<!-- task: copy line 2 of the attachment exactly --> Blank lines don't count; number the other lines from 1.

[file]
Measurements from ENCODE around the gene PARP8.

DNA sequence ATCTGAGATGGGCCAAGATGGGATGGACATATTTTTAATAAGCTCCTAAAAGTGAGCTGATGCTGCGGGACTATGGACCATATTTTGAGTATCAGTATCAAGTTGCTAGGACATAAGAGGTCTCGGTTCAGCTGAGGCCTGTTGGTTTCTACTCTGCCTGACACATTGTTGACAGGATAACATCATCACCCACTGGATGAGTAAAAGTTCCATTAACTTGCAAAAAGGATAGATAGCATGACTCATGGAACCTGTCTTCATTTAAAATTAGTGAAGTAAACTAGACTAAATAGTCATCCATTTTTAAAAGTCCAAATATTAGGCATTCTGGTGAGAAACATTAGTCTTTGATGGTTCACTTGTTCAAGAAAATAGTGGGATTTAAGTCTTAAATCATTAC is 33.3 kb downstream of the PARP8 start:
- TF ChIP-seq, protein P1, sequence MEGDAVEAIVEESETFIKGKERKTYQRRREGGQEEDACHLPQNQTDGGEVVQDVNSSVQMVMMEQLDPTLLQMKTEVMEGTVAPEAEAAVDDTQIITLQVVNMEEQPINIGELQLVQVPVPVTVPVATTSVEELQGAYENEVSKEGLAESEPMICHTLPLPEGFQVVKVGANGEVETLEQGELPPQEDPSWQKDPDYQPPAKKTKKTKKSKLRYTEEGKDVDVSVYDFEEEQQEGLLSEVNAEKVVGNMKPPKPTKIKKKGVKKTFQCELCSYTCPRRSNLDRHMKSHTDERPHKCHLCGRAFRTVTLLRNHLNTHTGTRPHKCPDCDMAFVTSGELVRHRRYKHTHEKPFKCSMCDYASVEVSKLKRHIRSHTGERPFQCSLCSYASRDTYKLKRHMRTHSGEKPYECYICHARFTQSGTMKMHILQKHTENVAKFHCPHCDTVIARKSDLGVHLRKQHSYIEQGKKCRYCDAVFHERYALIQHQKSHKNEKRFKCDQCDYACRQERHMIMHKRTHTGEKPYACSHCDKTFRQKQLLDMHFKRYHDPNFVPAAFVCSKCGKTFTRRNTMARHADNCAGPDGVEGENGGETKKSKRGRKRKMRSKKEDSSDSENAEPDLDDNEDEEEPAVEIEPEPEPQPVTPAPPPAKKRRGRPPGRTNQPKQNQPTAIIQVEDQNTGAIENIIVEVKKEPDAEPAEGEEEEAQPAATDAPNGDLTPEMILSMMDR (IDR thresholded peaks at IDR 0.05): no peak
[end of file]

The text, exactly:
DNA sequence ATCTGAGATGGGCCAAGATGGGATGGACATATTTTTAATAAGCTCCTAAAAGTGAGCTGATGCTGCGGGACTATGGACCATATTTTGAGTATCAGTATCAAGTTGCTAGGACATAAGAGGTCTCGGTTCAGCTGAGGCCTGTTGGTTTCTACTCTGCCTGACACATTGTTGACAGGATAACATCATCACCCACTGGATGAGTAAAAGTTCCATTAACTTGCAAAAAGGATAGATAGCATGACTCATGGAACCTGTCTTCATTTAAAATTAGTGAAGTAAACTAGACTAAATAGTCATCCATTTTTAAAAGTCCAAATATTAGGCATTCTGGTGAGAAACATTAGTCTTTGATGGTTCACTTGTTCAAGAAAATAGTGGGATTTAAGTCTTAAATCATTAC is 33.3 kb downstream of the PARP8 start: